The Self-Substitution of God

From the Desiring God blog:

We strongly reject, therefore, every explanation of the death of Christ which does not have at its centre the principle of ‘satisfaction through substitution’, indeed divine self-satisfaction through divine self-substitution.

The cross was not:

a commercial bargain with the devil, let alone one which tricked and trapped him;

nor an exact equivalent, a quid pro quo to satisfy a code of honour or technical point of law;

nor a compulsory submission by God to some moral authority above him from which he could not otherwise escape;

nor a punishment of a meek Christ by a harsh and punitive Father;

nor a procurement of salvation by a loving Christ from a mean and reluctant Father;

nor an action of the Father which bypassed Christ as Mediator.

Instead, the righteous, loving Father humbled himself to become in and through his only Son flesh, sin and a curse for us, in order to redeem us without compromising his own character.

The theological words ‘satisfaction’ and ‘substitution’ need to be carefully defined and safeguarded, but they cannot in any circumstance be given up. The biblical gospel of atonement is of God satisfying himself by substituting himself for us.

John Stott, The Cross of Christ (Downers Grove, IL: InterVarsity Press, 1986), 159-160.


Baptism and Fullness

John Stott’s Baptism and Fullness is a short, systematic theology of the Holy Spirit’s work in the life of the believer and the church at large.  It was first published in 1964 and since then, as we know, the Holy Spirit’s work has been increasing in interest and controversy with the surging of the Charismatic and Pentecostal movements.

It’s a short work, only 119 pages and four chapters.  Those four chapters cover the promise of the Spirit, the fullness of the Spirit, the fruit of the Spirit, and the gifts of the Spirit.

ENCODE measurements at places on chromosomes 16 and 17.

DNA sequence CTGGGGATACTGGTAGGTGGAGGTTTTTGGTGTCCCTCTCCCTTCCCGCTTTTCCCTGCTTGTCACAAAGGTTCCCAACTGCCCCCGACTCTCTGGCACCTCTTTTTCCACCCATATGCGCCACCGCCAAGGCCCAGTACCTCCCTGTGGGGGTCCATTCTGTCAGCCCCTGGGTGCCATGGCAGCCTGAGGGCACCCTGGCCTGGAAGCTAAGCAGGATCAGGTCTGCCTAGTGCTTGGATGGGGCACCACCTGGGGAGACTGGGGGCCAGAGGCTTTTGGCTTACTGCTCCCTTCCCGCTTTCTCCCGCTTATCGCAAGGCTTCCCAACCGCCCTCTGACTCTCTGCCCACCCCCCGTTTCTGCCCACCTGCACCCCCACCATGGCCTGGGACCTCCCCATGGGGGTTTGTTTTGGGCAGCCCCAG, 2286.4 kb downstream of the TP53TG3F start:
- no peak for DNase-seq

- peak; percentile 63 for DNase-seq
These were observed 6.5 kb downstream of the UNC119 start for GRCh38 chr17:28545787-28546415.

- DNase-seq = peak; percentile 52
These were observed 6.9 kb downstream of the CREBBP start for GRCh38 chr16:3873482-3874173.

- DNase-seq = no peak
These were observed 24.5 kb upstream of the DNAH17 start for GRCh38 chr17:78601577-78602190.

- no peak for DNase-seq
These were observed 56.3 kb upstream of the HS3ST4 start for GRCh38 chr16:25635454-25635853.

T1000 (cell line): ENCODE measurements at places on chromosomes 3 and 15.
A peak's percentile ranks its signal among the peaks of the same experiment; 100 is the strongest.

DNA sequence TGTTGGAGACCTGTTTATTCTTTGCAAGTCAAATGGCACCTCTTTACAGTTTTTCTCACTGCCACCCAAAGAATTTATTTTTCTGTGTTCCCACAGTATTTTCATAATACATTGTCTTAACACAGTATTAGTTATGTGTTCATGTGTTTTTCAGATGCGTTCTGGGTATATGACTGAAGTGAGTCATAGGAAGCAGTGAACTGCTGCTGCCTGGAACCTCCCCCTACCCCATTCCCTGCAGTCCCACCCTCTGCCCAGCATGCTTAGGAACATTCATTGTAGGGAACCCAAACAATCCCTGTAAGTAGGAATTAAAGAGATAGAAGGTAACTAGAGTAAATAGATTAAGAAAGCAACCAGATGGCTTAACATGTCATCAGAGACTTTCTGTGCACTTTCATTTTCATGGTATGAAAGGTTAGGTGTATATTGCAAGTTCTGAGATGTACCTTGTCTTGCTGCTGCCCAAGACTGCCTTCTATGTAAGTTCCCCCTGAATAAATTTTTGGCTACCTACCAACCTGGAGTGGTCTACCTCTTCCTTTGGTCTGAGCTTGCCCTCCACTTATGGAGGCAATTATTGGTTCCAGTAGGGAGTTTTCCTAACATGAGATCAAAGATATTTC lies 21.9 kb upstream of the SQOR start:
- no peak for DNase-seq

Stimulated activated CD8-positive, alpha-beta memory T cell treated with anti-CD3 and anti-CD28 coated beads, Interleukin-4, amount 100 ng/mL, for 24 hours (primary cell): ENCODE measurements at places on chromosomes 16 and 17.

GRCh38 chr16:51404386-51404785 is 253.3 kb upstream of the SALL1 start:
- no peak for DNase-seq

On page 24, Stott talks about John the Baptist calling Jesus the “Lamb of God” and the one “who baptizes in the Holy Spirit.”  Stott then sums up the ministry of Jesus saying, “If we put [John 1:29 and 33] together, we discover that the characteristic work of Jesus is twofold.  It involves a removal and a bestowal, a taking away of sin and a baptizing with the Holy Spirit.  These are the two great gifts of Jesus Christ our Saviour.”

I thought Stott’s treatment of the Baptism in the Holy Spirit was one of the better I have read.  For reference, Wayne Grudmen would be someone who believes along the same lines as Stott does with this doctrine.  I won’t go into great detail, but here’s a few quotes that grabbed my attention:

The New Testament authors take it for granted that God has ‘given’ their readers the Holy Spirit (cf. Rom. 5:5; 1 Thess. 4:8; 1 Jn. 3:24; 4:13); there is no single occasion on which they exhort them to receive him (p. 38).

Never, not once, do they [the apostles] exhort and instruct us to ‘be baptized with the Spirit’. There can be only one explanation of this, namely that they are writing to Christians, and Christians have already been baptized with the Holy Spirit (p. 45).

In the chapter on spiritual gifts, Stott discusses which gifts are available for today.  He believes that the gifts of apostle and prophet are not available today, but does not even discuss tongues, miracles, and healings.  I was very surprised to say the least that he didn’t touch on these “miraculous gifts” at all!

With seven pages left in the book, however, he says, “Probably at things point something needs to be said about ‘tongues’, a gift much emphasized by some.”  He then said, “There is a strong theological and linguistic presumption that the phenomenon referred to in 1 Corinthians [and Acts 2] is the same” (p. 112).  I agree with Stott on this, but differ in that I think the languages spoken were languages known to the speaker and the hearer (this might shock you, but maybe I’ll address this in a future post).  Whether we see eye to eye on this or not, Stott rightly says that all the gifts were given for the common good and to equip the saints for ministry (p. 115).

This is a solid, thorough work.  I don’t agree with everything; however, I did find most parts very helpful.  The work of the Spirit can be very controversial (for whatever reason), but the most important thing that we, as Christians, must remember and commit to agree on is that everyone who receives the divine call and repents of their sin receives the gift of the Holy Spirit.  As Stott says, “This…phrase [in Acts 2:38-39] is a very clear and striking assertion.  It is that promise of the ‘gift’ or ‘baptism’ of the Spirit is to as many as the Lord our God calls” (p. 28).  Amen.